H.G. Wells’ Advice on Science Writing

H.G. Wells is remembered today for his science fiction, but he had a solid foundation — and an enduring interest — in science fact. As a university student in London in the 1880s, he was deeply influenced by a course with Thomas Henry Huxley, a biologist so fiercely committed to evolutionary theory that he was known […]

Shakespeare Was a Journalist

This past Saturday, the world celebrated the birthday of a guy named William Shakespeare. He was born in Stratford-on-Avon in England on April 23, 1564, and died on or about the same date in 1616. Pretty much every reputable Shakespeare scholar and literary historian argues—based on historical evidence—that this William Shakespeare was the author, alone […]

Redux: The Xenotopian Impulse

Until last week, I’d never heard of the Broomway. Now I long to walk it. The Broomway is a paradox: a path through the ocean, a six-century-old walkway that disappears each day. It begins on the southeastern coast of England and heads straight out to sea, crossing about three miles of sand and mudflats until […]

The Puffin’s Progress

Stephen Kress has studied Atlantic puffins for more than forty years, so you might think that he knows everything there is to know about them. He’d be the first to admit that he doesn’t. Until very recently, in fact, neither he nor anyone else even knew where the little rascals were most of the time. Puffins used to be […]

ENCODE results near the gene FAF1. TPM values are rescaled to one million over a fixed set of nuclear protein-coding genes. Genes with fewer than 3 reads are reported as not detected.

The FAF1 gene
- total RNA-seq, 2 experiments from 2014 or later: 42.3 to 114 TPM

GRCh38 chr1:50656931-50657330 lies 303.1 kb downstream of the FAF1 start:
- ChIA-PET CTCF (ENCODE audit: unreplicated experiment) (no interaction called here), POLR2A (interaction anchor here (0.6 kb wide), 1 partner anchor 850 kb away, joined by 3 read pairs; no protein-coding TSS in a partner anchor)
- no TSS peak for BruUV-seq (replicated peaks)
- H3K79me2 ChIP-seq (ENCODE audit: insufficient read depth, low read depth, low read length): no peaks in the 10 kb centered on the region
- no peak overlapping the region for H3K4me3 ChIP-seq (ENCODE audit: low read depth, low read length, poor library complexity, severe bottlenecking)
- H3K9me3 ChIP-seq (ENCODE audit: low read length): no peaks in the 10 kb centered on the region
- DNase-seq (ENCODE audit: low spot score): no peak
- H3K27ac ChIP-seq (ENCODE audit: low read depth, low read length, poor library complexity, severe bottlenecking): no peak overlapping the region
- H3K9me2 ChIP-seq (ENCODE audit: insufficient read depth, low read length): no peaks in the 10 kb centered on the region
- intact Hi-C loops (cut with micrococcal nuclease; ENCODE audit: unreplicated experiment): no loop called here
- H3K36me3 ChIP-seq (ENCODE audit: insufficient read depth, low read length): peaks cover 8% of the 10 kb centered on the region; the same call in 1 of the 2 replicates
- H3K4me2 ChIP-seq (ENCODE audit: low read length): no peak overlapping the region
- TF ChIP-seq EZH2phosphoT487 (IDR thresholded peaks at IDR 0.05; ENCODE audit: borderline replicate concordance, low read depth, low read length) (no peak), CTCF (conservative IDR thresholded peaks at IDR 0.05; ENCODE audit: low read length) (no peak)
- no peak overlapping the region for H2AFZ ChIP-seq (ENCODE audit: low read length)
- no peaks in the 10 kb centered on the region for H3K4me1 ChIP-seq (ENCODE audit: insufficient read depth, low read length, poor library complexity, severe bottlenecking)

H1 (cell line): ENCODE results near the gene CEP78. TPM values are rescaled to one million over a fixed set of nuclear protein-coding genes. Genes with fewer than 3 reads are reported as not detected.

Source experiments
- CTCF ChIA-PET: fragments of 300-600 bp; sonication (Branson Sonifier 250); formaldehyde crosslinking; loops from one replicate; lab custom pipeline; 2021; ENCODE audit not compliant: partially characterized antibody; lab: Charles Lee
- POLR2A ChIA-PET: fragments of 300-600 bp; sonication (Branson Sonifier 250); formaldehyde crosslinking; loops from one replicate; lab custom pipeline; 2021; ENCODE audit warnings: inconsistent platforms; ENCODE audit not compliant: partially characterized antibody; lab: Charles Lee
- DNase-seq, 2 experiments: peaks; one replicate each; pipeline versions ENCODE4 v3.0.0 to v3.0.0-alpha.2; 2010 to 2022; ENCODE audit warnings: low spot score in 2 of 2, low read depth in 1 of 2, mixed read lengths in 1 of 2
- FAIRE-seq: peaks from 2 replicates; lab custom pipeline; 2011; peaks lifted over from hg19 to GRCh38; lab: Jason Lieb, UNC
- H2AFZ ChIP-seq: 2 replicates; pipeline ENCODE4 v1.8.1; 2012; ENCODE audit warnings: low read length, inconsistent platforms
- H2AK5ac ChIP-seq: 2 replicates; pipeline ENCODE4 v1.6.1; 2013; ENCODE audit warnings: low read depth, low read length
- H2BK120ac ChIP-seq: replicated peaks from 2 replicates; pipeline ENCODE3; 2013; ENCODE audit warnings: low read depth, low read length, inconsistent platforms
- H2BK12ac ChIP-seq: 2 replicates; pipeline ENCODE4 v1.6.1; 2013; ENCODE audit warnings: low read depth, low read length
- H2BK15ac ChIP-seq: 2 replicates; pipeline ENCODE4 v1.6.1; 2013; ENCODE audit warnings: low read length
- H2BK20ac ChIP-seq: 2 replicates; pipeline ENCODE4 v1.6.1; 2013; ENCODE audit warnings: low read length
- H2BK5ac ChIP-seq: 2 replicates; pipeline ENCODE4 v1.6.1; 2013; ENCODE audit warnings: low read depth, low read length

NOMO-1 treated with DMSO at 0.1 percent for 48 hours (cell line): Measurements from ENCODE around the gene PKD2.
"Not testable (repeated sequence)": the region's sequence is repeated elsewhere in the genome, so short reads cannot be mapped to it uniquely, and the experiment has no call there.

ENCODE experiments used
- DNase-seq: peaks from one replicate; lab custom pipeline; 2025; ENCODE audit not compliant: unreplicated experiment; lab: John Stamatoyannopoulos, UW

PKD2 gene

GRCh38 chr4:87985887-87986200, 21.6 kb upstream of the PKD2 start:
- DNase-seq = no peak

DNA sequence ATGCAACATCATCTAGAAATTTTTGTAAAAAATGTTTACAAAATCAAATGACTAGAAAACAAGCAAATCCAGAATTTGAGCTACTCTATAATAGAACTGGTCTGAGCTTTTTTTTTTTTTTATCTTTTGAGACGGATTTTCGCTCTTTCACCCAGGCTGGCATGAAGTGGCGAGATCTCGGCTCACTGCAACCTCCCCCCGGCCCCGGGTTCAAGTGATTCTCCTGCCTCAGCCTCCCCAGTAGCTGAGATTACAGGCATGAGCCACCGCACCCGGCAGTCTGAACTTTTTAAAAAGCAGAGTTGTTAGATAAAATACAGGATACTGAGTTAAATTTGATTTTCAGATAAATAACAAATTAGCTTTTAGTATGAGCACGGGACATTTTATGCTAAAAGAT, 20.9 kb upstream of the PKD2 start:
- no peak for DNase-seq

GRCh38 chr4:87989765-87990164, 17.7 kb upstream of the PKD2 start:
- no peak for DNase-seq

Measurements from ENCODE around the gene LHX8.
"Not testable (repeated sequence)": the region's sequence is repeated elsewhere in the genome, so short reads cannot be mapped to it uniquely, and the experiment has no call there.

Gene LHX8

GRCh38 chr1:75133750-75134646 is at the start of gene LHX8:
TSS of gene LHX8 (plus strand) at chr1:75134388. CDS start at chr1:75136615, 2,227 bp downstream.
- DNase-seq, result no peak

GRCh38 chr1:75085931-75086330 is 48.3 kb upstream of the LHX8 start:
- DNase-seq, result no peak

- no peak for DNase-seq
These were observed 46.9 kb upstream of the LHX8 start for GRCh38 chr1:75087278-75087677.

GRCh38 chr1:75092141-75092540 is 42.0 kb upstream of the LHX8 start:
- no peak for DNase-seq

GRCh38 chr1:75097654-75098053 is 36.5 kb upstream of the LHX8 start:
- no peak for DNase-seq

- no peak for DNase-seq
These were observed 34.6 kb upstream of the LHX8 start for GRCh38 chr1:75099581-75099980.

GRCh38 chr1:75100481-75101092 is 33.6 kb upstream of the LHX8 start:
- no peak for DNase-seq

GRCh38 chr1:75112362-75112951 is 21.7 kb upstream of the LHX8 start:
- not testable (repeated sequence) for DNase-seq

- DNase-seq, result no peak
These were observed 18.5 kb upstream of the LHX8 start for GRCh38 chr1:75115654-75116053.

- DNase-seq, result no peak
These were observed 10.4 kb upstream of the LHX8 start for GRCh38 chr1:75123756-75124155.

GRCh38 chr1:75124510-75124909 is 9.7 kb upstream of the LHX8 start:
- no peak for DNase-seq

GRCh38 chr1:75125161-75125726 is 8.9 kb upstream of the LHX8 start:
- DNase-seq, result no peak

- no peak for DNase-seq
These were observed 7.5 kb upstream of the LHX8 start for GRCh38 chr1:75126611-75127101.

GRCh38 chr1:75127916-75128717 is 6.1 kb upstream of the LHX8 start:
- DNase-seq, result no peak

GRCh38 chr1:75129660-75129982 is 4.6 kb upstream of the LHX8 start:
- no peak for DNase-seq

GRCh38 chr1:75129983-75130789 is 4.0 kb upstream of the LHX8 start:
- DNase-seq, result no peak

Simplify, Simplify

I’ve owned only one copy of Henry David Thoreau’s Walden, and I’ve owned it since high school. It’s a 1980 Signet Classic paperback, original price $1.75. Inside the creased front cover, in ballpoint pen, a long-ago student has scrawled, “I want to go to sleep. I’ll never last 1 hr + 20 min reading!” I wasn’t that student—I […]

Antevernals in the Anthropocene

Over the past twenty years, naturalist David Lukas has hiked thousands of miles of trails in the Sierra Nevada, most of them accompanied by a slim, sturdy little book called Dictionary of Word Roots and Combining Forms. Lukas likes nature and he likes words, and he especially likes to know the history and meaning of our words about […]

Let Us Celebrate The Lack Of Total Failure

This past Friday evening, when I heard that the 195 nations represented at the COP21 climate meeting in Paris had reached a draft agreement, I was pleasantly surprised. On Saturday morning, when I saw the stronger-than-forecast draft text, I was shocked. And on Saturday afternoon, when the final agreement was signed—signed!—I was thrilled. The Paris agreement won’t singlehandedly head off the worst […]

Redux: Freelancing Still Sucks. Still, Long Live Freelancing.

This post was a response to a column called “Freelancing Sucks,” which was published just about a year ago. Well, freelancing still sucks—and we still need freelancers. Last month, Fast Company senior editor Reyhan Harmanci published a column called “Freelancing Sucks.” She wrote: Everyone knows this: the freelancers, who are forced to beg for months-late checks; the editors, […]